What I Think about the Readers | George Bernard Shaw, 1856-1950

George Bernard Shaw, floating on a diving platform, which bears the inscription 
'What I Think about the Readers', 1935


"Make it a rule never to give a child a book you would not read yourself."

"Only in books has mankind known perfect truth, love and beauty."

"What we call education and culture is for the most part nothing but the substitution of reading 
for experience, of literature for life, of the obsolete fictitious for the contemporary real."

"A book is like a child: it is easier to bring it into the world than to 
control it when it is launched there."

"Reading made Don Quixote a gentleman, but believing what he read made him mad."

"People get nothing out of books but what they bring to them."

"Censorship ends in logical completeness when nobody is allowed to read any books 
except the books that nobody can read."

"People have pointed out evidences of personal feeling in my notices as if they were accusing me 
of a misdemeanor, not knowing that criticism written without personal feeling is not worth reading. 
It is the capacity for making good or bad art a personal matter that makes a man a critic."

"How can you dare teach a man to read until you've taught him everything else first?"

"The road to ignorance is paved with good editions. 
Only the illiterate can afford to buy good books now."

"There is, on the whole, nothing on earth intended for innocent people so horrible as a school. 
To begin with, it is a prison. But in some respects more cruel than a prison. In a prison, for 
instance, you are not forced to read books written by the warders and the governor. . . .
In the prison you are not forced to sit listening to turnkeys discoursing without charm or 
interest on subjects that they don't understand and don't care about, and therefore incapable
 of making you understand or care about. In a prison they may torture your body; but they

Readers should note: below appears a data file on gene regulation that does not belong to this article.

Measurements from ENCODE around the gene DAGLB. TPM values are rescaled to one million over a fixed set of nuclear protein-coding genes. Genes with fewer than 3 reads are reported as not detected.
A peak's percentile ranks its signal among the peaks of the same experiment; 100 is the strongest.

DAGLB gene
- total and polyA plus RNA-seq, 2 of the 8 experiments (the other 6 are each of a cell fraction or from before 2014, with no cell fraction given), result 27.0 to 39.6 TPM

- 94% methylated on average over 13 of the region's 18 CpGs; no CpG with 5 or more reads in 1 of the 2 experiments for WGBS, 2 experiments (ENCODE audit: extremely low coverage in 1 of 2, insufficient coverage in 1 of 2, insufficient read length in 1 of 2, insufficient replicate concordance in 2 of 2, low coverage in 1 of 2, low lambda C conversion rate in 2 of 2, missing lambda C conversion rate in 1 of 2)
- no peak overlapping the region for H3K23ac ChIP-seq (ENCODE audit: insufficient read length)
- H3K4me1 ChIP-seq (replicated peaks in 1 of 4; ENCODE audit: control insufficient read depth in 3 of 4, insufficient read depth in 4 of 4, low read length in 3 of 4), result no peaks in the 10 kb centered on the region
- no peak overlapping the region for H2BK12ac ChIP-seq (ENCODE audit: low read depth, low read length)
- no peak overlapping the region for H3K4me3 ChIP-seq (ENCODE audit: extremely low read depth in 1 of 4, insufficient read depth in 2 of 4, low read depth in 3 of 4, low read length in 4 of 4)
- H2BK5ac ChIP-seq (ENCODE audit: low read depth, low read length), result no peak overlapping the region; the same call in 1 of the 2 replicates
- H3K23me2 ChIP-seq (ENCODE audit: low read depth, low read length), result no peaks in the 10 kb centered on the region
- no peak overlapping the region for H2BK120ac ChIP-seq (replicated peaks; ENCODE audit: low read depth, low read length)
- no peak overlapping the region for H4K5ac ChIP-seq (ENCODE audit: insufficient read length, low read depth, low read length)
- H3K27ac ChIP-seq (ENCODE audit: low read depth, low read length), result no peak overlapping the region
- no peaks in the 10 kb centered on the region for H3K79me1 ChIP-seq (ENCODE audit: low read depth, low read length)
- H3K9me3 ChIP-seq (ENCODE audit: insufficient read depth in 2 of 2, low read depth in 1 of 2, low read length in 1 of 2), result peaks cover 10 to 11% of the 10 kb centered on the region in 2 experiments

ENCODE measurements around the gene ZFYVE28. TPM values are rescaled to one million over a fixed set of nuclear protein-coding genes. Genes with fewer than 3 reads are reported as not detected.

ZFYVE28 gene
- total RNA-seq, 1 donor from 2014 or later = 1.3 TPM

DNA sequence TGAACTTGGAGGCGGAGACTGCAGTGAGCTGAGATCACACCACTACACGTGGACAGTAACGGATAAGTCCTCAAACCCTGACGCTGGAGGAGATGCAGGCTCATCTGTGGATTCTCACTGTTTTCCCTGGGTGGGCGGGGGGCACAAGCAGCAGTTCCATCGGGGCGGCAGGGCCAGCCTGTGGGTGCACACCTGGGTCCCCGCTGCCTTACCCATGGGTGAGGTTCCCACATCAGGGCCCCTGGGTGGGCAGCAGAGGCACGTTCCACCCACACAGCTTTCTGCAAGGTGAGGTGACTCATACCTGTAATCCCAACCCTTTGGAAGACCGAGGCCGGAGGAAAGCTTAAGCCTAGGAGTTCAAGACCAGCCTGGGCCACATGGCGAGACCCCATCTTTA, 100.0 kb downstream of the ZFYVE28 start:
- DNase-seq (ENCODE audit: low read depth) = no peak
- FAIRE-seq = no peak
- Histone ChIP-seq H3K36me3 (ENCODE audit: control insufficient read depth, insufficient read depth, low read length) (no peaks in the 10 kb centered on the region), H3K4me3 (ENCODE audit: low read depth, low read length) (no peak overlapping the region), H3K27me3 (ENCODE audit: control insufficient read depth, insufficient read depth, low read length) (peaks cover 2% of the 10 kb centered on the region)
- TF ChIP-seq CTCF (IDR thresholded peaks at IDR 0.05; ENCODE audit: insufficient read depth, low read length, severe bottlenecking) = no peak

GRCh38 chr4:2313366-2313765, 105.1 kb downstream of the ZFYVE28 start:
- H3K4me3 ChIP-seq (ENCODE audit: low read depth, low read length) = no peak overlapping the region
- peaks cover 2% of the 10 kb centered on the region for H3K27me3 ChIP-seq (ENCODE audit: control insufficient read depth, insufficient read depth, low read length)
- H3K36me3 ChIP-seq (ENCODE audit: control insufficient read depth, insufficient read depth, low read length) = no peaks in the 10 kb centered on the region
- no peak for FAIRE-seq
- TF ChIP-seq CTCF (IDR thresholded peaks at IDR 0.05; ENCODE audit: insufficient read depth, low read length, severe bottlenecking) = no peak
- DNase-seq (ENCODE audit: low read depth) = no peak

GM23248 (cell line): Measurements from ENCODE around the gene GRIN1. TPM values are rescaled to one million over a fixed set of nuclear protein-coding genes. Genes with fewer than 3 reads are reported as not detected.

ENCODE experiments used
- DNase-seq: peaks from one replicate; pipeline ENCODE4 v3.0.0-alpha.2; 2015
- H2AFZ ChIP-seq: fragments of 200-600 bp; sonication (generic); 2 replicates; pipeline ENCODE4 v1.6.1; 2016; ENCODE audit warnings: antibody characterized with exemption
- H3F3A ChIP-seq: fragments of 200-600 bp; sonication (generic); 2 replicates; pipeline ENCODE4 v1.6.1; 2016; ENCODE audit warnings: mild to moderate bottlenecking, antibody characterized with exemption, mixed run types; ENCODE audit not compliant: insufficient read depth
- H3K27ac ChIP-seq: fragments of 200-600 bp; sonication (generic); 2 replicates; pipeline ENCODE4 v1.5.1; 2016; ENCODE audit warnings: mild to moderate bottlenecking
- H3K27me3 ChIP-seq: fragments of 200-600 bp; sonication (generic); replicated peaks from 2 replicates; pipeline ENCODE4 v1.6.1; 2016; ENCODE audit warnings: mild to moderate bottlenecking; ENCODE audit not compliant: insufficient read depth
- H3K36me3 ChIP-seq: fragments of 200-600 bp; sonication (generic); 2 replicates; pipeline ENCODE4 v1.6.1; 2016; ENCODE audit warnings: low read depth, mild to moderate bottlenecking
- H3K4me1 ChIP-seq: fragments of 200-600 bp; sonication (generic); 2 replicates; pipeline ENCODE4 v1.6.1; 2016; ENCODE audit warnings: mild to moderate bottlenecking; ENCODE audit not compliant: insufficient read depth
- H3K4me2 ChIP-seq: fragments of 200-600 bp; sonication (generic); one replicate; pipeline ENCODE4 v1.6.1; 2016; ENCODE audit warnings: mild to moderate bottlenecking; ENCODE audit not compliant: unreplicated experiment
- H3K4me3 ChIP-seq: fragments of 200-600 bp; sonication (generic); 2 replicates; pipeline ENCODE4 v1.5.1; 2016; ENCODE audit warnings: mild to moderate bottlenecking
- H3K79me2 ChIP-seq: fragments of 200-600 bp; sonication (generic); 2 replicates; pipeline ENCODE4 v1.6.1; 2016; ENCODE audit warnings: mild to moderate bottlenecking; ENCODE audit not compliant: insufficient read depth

do not torture your brains."

"Keep away from books and from men who get their ideas from books, 
and your own books will always be fresh."

George Bernard Shaw, 1856-1950


Also:


Lady moon | Lord Houghton, 1871

Lady Moon by Lord Houghton, Child Life: A Collection of Poems, 1871


Lady Moon, Lady Moon, where are you roving?
          "Over the sea."
Lady Moon, Lady Moon, whom are you loving?
          "All that love me."


Are you not tired with rolling, and never
          Resting to sleep?
Why look so pale and so sad, as forever
          Wishing to weep?

"Ask me not this, little child, if you love me;
         You are too bold;
I must obey the dear Father above me,
         And do as I'm told.


Lady Moon, Lady Moon, where are you roving?
          "Over the sea."
Lady Moon, Lady Moon, whom are you loving?
          "All that love me."

Lord Houghton, Lady moon, 1871

Prot-a-gonist: Summer | Annette Vadim / Gene Tierney / Brigitte Bardot / Juliette Gréco / Marlene Dietrich / Marie Laforêt / Catherine Deneuve / Grace Kelly / Anouk Aimée / Charlotte Rampling / Diane Webber / Katherine Hepburn / Elizabeth Taylor

Elizabeth Taylor and Roddy Mcdowall playing on the beach, 1948
Marlene Dietrich and Charlie Chaplin, 1930                               Bette Davis celebrating on the beach, 4th of July1930  
Annette Strøyberg Vadim, sunbathing on beach at St.Tropez, 1959
Charlotte Rampling, Three, 1969
Brigitte Bardot, 1934                        Marie Laforêt, 1966
Catherine Deneuve, Biarritz, 1962
Diane Webber, 1950s
Gene Tierney, 1944                                                         Claudine Auger, 1960s
Jill Haworth, 1963
Jane Greer, 1946                                                           Anouk Aimée, Venice, 1952
Françoise Hardy
Grace Kelly, 1955                                                          Paul Newman,Venice Film Festival, 1963 
Katherine Hepburn and Joel McCrea, 1933 
  Sandie Shaw, 1967                                                                        Kirk Douglas and Brigitte Bardot, Cannes 1953
Cathy O'Donnell 
Juliette Gréco, 1950s


Also:


Book//mark -The Sense of an Ending | Julian Barnes, 2011

The Sense of an Ending | Julian Barnes, 2011


“How often do we tell our own life story? How often do we adjust, embellish, make sly cuts? And the
 longer life goes on, the fewer are those around to challenge our account, to remind us that our life is
not our life, merely the story we have told about our life. Told to others, but—mainly—to ourselves.”

“What you end up remembering isn't always the same as what you have witnessed.”

“History is that certainty produced at the point where the imperfections
of memory meet the inadequacies of documentation.”

“It strikes me that this may be one of the differences between youth and age: when we are young,
we invent different futures for ourselves; when we are old, we invent different pasts for others.”

“I certainly believe we all suffer damage, one way or another. How could we not,except in a world of
perfect parents, siblings, neighbours, companions? And then there is the question on which so much
 depends, of how we react to the damage: whether we admit it or repress it,and how this affects our
dealings with others.Some admit the damage, and try to mitigate it;some spend their lives trying to
 help others who are damaged; and there are those whose main concern is to avoid further damage to